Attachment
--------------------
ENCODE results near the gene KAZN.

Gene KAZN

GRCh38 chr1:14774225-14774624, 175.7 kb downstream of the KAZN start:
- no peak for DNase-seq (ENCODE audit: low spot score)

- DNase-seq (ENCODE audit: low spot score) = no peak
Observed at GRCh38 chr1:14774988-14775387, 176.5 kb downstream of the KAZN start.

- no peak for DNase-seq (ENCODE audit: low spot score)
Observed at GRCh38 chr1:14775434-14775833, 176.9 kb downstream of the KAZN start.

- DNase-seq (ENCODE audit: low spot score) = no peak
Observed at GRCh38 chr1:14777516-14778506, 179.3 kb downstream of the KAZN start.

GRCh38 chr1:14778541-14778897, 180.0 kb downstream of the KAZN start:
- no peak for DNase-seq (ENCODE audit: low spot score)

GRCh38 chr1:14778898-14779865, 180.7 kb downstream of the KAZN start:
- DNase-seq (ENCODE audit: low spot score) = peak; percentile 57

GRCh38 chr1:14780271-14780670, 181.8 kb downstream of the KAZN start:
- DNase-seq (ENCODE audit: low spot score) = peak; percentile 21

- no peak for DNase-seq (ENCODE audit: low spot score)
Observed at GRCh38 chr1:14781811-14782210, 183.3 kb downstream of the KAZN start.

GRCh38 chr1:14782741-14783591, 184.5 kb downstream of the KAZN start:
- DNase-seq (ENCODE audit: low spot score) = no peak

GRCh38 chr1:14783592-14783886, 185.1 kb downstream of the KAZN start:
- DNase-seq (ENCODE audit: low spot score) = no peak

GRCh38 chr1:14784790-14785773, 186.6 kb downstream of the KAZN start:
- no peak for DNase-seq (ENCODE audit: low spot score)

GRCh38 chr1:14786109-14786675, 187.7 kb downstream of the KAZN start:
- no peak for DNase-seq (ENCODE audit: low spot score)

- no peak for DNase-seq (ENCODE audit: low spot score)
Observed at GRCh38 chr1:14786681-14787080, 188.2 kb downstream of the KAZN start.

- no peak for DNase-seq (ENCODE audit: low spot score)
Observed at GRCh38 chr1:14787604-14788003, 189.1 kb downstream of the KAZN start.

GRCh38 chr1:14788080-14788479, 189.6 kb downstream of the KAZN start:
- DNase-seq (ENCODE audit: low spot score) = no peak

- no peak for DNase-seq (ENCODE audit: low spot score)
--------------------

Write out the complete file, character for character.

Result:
ENCODE results near the gene KAZN.

Gene KAZN

GRCh38 chr1:14774225-14774624, 175.7 kb downstream of the KAZN start:
- no peak for DNase-seq (ENCODE audit: low spot score)

- DNase-seq (ENCODE audit: low spot score) = no peak
Observed at GRCh38 chr1:14774988-14775387, 176.5 kb downstream of the KAZN start.

- no peak for DNase-seq (ENCODE audit: low spot score)
Observed at GRCh38 chr1:14775434-14775833, 176.9 kb downstream of the KAZN start.

- DNase-seq (ENCODE audit: low spot score) = no peak
Observed at GRCh38 chr1:14777516-14778506, 179.3 kb downstream of the KAZN start.

GRCh38 chr1:14778541-14778897, 180.0 kb downstream of the KAZN start:
- no peak for DNase-seq (ENCODE audit: low spot score)

GRCh38 chr1:14778898-14779865, 180.7 kb downstream of the KAZN start:
- DNase-seq (ENCODE audit: low spot score) = peak; percentile 57

GRCh38 chr1:14780271-14780670, 181.8 kb downstream of the KAZN start:
- DNase-seq (ENCODE audit: low spot score) = peak; percentile 21

- no peak for DNase-seq (ENCODE audit: low spot score)
Observed at GRCh38 chr1:14781811-14782210, 183.3 kb downstream of the KAZN start.

GRCh38 chr1:14782741-14783591, 184.5 kb downstream of the KAZN start:
- DNase-seq (ENCODE audit: low spot score) = no peak

GRCh38 chr1:14783592-14783886, 185.1 kb downstream of the KAZN start:
- DNase-seq (ENCODE audit: low spot score) = no peak

GRCh38 chr1:14784790-14785773, 186.6 kb downstream of the KAZN start:
- no peak for DNase-seq (ENCODE audit: low spot score)

GRCh38 chr1:14786109-14786675, 187.7 kb downstream of the KAZN start:
- no peak for DNase-seq (ENCODE audit: low spot score)

- no peak for DNase-seq (ENCODE audit: low spot score)
Observed at GRCh38 chr1:14786681-14787080, 188.2 kb downstream of the KAZN start.

- no peak for DNase-seq (ENCODE audit: low spot score)
Observed at GRCh38 chr1:14787604-14788003, 189.1 kb downstream of the KAZN start.

GRCh38 chr1:14788080-14788479, 189.6 kb downstream of the KAZN start:
- DNase-seq (ENCODE audit: low spot score) = no peak

- no peak for DNase-seq (ENCODE audit: low spot score)